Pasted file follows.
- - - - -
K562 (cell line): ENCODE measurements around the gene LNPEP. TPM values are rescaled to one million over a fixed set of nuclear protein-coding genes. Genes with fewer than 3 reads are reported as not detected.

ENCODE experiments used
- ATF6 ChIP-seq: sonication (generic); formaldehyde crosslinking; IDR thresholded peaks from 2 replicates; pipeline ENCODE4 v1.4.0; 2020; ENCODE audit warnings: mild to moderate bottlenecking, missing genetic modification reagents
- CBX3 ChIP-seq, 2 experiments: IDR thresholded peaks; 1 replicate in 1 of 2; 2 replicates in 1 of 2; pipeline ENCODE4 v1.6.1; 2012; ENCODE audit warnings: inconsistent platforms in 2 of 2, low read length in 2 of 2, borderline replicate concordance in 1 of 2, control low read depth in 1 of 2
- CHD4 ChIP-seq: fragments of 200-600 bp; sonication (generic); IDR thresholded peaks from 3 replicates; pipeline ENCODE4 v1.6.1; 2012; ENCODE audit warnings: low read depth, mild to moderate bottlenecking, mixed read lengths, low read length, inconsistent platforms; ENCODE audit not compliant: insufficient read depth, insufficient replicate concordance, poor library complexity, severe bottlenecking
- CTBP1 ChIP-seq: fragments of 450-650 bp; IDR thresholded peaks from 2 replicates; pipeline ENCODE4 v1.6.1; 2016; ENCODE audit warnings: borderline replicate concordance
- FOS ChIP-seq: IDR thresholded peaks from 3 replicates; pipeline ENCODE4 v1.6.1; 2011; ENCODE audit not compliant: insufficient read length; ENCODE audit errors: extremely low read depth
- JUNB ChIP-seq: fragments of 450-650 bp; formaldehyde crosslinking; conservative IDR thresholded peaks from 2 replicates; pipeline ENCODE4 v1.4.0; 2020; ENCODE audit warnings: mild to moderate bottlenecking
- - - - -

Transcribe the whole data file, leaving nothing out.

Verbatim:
K562 (cell line): ENCODE measurements around the gene LNPEP. TPM values are rescaled to one million over a fixed set of nuclear protein-coding genes. Genes with fewer than 3 reads are reported as not detected.

ENCODE experiments used
- ATF6 ChIP-seq: sonication (generic); formaldehyde crosslinking; IDR thresholded peaks from 2 replicates; pipeline ENCODE4 v1.4.0; 2020; ENCODE audit warnings: mild to moderate bottlenecking, missing genetic modification reagents
- CBX3 ChIP-seq, 2 experiments: IDR thresholded peaks; 1 replicate in 1 of 2; 2 replicates in 1 of 2; pipeline ENCODE4 v1.6.1; 2012; ENCODE audit warnings: inconsistent platforms in 2 of 2, low read length in 2 of 2, borderline replicate concordance in 1 of 2, control low read depth in 1 of 2
- CHD4 ChIP-seq: fragments of 200-600 bp; sonication (generic); IDR thresholded peaks from 3 replicates; pipeline ENCODE4 v1.6.1; 2012; ENCODE audit warnings: low read depth, mild to moderate bottlenecking, mixed read lengths, low read length, inconsistent platforms; ENCODE audit not compliant: insufficient read depth, insufficient replicate concordance, poor library complexity, severe bottlenecking
- CTBP1 ChIP-seq: fragments of 450-650 bp; IDR thresholded peaks from 2 replicates; pipeline ENCODE4 v1.6.1; 2016; ENCODE audit warnings: borderline replicate concordance
- FOS ChIP-seq: IDR thresholded peaks from 3 replicates; pipeline ENCODE4 v1.6.1; 2011; ENCODE audit not compliant: insufficient read length; ENCODE audit errors: extremely low read depth
- JUNB ChIP-seq: fragments of 450-650 bp; formaldehyde crosslinking; conservative IDR thresholded peaks from 2 replicates; pipeline ENCODE4 v1.4.0; 2020; ENCODE audit warnings: mild to moderate bottlenecking